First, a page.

No protocols flouted in Australia, says India team management
After the news of five India team players—Rohit Sharma, Rishabh Pant, Shubman Gill, Prithvi Shaw and Navdeep Saini—eating inside a Melbourne restaurant on Friday came out, attention is being drawn to other such incidents that could be termed a breach of Cricket Australia’s (CA) protocols for teams during the ongoing tour.
A picture purportedly taken in Canberra on December 1 of India skipper Virat Kohli and Hardik Pandya posing with some fans a day before the third ODI has emerged. The selfie is clicked in the open but Kohli and Pandya are not wearing masks and the 1.5-metre distance from the fans does not seem to be observed. There has been no comment from CA if it amounted to a breach. The India team management said no protocols were flouted.
According to a BCCI source in the know of things, the players are adhering to the protocols issued by the state governments under which each venue came. “We did the strict 14-day quarantine where we didn’t even step out of our rooms except for training. On completion and clearing the Covid tests, we have to follow the rules applicable for normal Australian citizens. That’s what the players are doing. In Canberra, there was no rule for wearing a mask. There were no cases in the city at that time,” said the source.
“Wherever we go, we follow the local rules. In Melbourne, we have to wear a mask for entering a mall or there is a fine. Mask is not mandatory while walking on the street,” the source added.
Australian media reported two other such minor breaches of players not wearing masks, while entering a shop and a restaurant. On December 7, Kohli and Pandya were in a baby shop in Sydney and posed for photos. They were not seen wearing masks in them. A week later in Adelaide, some Indian players went to an eatery (Waffle and Coffee). A couple of them went in to place the order without wearing masks.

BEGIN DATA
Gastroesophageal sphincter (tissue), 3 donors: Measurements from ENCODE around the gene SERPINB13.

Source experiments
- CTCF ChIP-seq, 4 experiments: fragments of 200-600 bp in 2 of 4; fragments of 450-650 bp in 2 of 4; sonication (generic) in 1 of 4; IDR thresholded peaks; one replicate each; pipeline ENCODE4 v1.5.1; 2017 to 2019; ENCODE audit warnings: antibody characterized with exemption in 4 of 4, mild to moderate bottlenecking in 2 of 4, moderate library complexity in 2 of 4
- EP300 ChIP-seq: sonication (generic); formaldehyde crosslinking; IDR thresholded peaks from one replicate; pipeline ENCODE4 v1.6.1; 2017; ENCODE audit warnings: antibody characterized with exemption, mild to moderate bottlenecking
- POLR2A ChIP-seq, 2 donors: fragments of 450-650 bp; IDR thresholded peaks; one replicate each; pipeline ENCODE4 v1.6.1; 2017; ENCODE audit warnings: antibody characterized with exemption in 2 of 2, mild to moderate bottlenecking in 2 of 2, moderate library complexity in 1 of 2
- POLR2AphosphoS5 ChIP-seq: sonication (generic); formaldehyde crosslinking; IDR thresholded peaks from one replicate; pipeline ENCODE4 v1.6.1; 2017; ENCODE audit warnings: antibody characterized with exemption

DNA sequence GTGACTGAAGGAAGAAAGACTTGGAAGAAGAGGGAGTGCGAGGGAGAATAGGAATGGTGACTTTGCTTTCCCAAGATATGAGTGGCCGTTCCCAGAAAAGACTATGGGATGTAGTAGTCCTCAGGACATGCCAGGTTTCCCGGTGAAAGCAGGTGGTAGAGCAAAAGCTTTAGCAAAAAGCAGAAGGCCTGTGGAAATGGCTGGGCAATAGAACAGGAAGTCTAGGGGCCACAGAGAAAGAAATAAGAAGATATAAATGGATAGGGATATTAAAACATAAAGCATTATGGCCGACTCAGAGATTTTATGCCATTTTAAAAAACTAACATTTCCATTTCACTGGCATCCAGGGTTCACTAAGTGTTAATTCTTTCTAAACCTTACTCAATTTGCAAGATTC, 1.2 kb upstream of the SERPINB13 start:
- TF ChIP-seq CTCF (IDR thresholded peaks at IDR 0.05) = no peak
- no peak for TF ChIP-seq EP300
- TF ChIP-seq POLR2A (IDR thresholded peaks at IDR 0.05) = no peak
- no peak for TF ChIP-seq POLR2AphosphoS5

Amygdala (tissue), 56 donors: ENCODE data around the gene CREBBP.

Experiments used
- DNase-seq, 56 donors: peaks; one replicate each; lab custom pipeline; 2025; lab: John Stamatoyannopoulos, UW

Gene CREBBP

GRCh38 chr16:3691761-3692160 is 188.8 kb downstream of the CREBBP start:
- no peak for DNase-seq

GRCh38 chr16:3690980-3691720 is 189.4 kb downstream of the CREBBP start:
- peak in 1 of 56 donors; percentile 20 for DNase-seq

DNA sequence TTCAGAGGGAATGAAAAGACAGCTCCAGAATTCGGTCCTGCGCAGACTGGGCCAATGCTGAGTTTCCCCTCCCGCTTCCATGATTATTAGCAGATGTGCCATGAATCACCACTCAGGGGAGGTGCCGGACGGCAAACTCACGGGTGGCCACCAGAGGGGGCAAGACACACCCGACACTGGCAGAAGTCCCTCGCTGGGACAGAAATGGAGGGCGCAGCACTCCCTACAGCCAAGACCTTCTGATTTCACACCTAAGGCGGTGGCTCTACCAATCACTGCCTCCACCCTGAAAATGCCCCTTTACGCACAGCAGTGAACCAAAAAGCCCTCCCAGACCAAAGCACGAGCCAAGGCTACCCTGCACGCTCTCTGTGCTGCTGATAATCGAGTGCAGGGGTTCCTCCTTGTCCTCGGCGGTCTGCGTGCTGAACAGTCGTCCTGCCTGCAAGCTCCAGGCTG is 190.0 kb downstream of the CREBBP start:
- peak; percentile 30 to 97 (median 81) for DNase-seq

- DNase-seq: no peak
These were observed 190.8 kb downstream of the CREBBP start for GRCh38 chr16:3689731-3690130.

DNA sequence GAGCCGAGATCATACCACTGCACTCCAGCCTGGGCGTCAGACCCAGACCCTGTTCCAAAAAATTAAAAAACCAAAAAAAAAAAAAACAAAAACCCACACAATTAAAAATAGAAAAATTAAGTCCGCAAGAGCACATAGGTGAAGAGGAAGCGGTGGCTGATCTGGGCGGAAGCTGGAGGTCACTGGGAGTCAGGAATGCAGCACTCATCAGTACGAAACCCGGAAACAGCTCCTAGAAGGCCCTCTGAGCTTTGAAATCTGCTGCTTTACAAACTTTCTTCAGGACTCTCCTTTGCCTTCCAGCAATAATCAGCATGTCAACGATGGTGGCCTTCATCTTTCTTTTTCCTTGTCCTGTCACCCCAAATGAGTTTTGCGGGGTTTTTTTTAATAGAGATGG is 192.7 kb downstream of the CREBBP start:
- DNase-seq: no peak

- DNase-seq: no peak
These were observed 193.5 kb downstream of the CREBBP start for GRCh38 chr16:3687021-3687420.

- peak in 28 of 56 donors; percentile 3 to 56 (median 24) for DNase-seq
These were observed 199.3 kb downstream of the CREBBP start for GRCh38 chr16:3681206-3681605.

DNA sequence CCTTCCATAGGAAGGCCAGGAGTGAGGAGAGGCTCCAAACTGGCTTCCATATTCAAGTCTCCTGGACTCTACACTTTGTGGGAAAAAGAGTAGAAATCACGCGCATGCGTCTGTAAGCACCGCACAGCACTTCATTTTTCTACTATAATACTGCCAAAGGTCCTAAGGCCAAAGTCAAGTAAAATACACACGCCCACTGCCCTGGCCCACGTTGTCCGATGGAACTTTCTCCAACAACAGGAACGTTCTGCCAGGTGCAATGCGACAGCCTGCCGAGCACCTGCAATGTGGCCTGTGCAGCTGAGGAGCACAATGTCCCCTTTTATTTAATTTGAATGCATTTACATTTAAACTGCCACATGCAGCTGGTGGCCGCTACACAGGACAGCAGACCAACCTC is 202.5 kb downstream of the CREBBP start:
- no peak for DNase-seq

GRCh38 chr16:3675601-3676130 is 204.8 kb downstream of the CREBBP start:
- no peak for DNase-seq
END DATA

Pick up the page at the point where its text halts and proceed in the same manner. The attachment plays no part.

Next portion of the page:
While CA came down hard on Brisbane Heat after Chris Lynn and Dan Lawrence’s bio-security breaches in the early stages of the Big Bash League, fining the club A$50,000 ($20,000 suspended) and each player A$10,000 ($4,000 suspended), breaches by the Indian players are seen as minor. There is also confusion due to comparison with the bio-bubble that was in place for the Indian Premier League (IPL) in the UAE. Any such incident in IPL would have led to strict action.
The bio-bubble in Australia is quite relaxed compared to IPL. In the Melbourne leg, players and staff are permitted to leave the hotel but must dine outdoors. There is a separate entrance and exit for the players at their hotel.
During IPL, Covid-19 tests were done every 3-4 days and players were restricted to their rooms and designated restaurant. They travelled to the stadium in the official vehicle/team bus. No outside food or interaction with people outside the squad was allowed.
In the series hosted by the England and Wales Cricket Board (against West Indies and Pakistan, the first fixtures after international cricket resumed), the restrictions were tougher. IPL franchises set up recreation rooms within the bubble to make life easier for the players. During the England series, at Southampton and Manchester, the players were confined to the stadium environment during the game as the team hotels were in the stadium premises.
England fast bowler Jofra Archer was banned for a Test for bio-security breach after he stopped at his house while travelling between Tests.
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